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Philippines cracks down on illegal offshore gambling firms


Philippine authorities have launched a crackdown on illegal offshore gambling operators, several run by Chinese firms, as calls to ban these activities mount due to their alleged links to criminal syndicates.

Around 250 to 300 offshore gambling firms are operating in the Philippines without a license, the chief of the country’s gaming regulator said on Thursday, around six times more than the 46 legitimate gaming operators in the country.

“Together with the police, we search for these illegal operators, conduct raids, and shut them down,” Alejandro Tengco, chairman of state regulator Philippine Amusement and Gaming Corp (PAGCOR), told Reuters in a phone interview.

The online gaming industry emerged in the Philippines in 2016 and grew exponentially as operators capitalized on the country’s liberal gaming laws to target customers in China, where gambling is banned.

At their peak, Philippine offshore gambling operators, or POGOs, totaled 300 and employed more than 300,000 Chinese workers. But the pandemic and tighter tax rules have forced many to relocate or go underground, Tengco said.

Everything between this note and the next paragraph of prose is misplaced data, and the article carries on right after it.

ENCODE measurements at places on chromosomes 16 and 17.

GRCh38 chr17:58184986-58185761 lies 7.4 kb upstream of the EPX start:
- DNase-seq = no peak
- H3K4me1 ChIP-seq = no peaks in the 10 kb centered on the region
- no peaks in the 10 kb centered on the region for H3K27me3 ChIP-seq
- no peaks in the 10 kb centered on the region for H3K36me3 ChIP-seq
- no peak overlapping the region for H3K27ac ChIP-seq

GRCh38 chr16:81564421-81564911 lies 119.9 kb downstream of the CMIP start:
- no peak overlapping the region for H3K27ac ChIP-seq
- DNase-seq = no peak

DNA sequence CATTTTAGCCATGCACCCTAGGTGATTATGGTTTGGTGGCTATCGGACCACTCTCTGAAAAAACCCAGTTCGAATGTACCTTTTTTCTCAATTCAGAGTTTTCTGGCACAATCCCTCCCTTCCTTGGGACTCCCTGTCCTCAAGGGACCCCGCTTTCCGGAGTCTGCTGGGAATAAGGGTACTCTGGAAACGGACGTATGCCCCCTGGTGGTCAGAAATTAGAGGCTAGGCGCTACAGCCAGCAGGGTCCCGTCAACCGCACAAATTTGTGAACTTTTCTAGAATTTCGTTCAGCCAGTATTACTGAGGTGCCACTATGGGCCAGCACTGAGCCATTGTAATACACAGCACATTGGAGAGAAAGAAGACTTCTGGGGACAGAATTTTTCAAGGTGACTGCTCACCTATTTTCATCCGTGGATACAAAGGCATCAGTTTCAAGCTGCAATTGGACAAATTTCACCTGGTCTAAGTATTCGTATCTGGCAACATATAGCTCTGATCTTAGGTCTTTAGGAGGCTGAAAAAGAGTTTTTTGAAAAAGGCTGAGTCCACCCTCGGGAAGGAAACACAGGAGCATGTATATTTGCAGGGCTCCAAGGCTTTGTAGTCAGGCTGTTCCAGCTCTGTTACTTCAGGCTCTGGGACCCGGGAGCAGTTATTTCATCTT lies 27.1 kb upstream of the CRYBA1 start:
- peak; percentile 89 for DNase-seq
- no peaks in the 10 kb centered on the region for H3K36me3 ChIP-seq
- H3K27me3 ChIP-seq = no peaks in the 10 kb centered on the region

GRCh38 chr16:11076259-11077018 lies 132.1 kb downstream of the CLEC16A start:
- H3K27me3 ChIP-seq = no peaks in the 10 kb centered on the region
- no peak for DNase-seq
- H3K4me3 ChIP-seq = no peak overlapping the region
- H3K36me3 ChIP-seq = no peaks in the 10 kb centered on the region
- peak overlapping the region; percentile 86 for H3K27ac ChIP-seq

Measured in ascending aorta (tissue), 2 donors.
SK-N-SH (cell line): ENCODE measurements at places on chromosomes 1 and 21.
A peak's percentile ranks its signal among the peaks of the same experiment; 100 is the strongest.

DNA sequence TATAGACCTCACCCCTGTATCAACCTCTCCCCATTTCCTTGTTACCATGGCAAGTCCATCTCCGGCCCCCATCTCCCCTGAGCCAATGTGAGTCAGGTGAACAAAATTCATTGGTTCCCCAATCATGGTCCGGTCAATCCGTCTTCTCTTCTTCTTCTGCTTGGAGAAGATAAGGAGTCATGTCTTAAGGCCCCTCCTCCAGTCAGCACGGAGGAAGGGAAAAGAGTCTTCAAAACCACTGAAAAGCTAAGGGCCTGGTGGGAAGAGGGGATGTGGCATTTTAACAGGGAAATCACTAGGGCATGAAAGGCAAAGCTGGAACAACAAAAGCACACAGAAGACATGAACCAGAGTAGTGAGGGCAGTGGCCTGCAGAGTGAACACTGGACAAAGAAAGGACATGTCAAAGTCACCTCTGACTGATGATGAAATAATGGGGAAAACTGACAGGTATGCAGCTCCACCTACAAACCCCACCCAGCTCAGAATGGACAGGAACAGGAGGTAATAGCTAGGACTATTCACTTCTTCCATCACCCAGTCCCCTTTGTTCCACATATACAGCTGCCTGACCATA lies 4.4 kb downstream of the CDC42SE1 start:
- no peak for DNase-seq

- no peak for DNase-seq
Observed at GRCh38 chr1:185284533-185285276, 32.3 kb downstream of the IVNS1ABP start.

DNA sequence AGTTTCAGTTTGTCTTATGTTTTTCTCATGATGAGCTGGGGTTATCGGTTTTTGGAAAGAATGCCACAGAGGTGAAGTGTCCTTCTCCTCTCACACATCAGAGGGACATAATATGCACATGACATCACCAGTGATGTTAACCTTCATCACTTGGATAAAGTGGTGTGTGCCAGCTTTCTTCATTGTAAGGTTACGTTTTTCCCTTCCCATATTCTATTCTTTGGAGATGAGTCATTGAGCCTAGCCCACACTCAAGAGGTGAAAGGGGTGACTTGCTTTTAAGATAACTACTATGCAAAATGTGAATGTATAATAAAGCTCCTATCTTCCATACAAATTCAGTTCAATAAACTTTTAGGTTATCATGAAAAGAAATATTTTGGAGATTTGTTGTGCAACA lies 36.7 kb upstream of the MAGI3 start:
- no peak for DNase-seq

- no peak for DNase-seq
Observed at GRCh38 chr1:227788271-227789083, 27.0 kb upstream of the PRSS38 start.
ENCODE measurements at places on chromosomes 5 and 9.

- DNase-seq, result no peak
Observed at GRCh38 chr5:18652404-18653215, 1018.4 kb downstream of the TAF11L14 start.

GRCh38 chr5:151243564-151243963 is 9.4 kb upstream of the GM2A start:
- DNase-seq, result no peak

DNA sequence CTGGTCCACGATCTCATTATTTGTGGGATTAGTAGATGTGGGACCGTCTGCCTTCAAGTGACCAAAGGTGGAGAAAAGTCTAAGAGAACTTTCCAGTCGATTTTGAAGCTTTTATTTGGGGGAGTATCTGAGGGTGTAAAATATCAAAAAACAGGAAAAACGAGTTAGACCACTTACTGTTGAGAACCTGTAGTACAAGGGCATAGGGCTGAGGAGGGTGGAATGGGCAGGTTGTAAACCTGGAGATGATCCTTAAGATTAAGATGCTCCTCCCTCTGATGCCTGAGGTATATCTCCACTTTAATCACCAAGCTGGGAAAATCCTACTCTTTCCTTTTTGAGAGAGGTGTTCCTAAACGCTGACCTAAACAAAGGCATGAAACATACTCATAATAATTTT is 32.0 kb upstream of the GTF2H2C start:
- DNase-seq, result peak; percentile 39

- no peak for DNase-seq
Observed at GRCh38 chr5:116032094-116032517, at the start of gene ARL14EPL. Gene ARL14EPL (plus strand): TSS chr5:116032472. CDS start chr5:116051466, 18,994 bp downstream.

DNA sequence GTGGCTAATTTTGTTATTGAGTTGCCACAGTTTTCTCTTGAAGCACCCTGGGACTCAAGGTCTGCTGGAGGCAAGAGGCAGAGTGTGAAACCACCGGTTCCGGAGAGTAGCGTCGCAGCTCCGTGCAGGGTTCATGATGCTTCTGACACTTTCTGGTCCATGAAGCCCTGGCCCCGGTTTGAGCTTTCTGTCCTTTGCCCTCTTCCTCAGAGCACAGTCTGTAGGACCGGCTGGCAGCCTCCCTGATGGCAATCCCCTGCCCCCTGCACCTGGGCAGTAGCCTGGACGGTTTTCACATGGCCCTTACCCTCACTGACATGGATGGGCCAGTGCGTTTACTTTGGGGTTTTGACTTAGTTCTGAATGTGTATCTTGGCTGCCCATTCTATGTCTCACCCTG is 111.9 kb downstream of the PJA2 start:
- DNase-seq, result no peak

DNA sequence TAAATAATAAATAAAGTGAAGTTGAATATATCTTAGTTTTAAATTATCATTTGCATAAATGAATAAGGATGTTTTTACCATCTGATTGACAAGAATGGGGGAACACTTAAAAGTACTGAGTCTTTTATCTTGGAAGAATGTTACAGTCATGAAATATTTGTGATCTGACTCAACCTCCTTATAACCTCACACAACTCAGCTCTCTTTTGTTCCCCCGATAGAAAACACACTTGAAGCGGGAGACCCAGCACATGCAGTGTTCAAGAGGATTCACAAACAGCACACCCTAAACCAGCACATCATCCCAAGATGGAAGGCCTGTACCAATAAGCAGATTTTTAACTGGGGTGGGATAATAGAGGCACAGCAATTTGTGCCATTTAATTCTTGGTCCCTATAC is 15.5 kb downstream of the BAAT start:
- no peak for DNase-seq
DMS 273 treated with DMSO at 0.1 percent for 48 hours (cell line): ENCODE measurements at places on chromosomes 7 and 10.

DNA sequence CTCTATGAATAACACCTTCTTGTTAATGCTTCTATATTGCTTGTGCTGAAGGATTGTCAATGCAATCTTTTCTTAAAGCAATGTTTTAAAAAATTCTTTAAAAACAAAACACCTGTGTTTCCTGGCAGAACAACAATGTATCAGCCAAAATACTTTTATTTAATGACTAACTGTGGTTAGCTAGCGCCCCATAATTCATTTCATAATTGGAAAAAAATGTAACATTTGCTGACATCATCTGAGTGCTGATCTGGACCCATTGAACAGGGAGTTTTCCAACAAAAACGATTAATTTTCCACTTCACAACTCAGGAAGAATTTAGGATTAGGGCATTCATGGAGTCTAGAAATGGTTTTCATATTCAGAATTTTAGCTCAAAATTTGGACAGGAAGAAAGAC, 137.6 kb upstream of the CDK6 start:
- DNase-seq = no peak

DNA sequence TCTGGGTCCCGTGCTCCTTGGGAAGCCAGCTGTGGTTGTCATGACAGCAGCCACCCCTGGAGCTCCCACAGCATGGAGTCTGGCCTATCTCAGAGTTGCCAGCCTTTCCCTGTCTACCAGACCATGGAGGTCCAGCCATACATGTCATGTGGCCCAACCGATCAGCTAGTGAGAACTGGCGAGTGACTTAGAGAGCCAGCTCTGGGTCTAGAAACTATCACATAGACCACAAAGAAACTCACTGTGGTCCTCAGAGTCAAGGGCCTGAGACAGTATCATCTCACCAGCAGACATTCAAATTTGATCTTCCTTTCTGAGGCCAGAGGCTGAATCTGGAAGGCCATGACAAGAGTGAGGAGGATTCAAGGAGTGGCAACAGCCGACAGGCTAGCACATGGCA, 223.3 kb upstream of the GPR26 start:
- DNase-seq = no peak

The crackdown was triggered by reports of POGO-related crimes such as human trafficking, torture, kidnapping, and fraudulent activities like credit card, crypto investment, and “love scams” – when criminals adopt fake online identities to persuade victims to give them money.

In March, law enforcers raided a POGO facility in Pampanga province that led to the rescue of more than 800 workers, including Filipino and Chinese nationals, local media reported.

Security officials have also expressed concern over illegal POGOs, with the defense minister saying criminal syndicates posing as POGOs were a national security concern, while the national security council said these illegal activities must not be tolerated.

“The concern is that we should stop these syndicated criminal activities operating out of our base, which weaken our financial standing, our country ratings, (and) corrupt our society,” Defense Secretary Gilberto Teodoro said in a statement on Wednesday.

PAGCOR’s Tengco said the gaming regulator would comply with the government’s final decision on POGOs, which might include banning the industry altogether.

The government is expected to generate 24.5 billion pesos (US$417 million) this year in POGO fees and taxes from 46 licensed POGOs, half of which are Chinese firms, Tengco said. Source: Reuters


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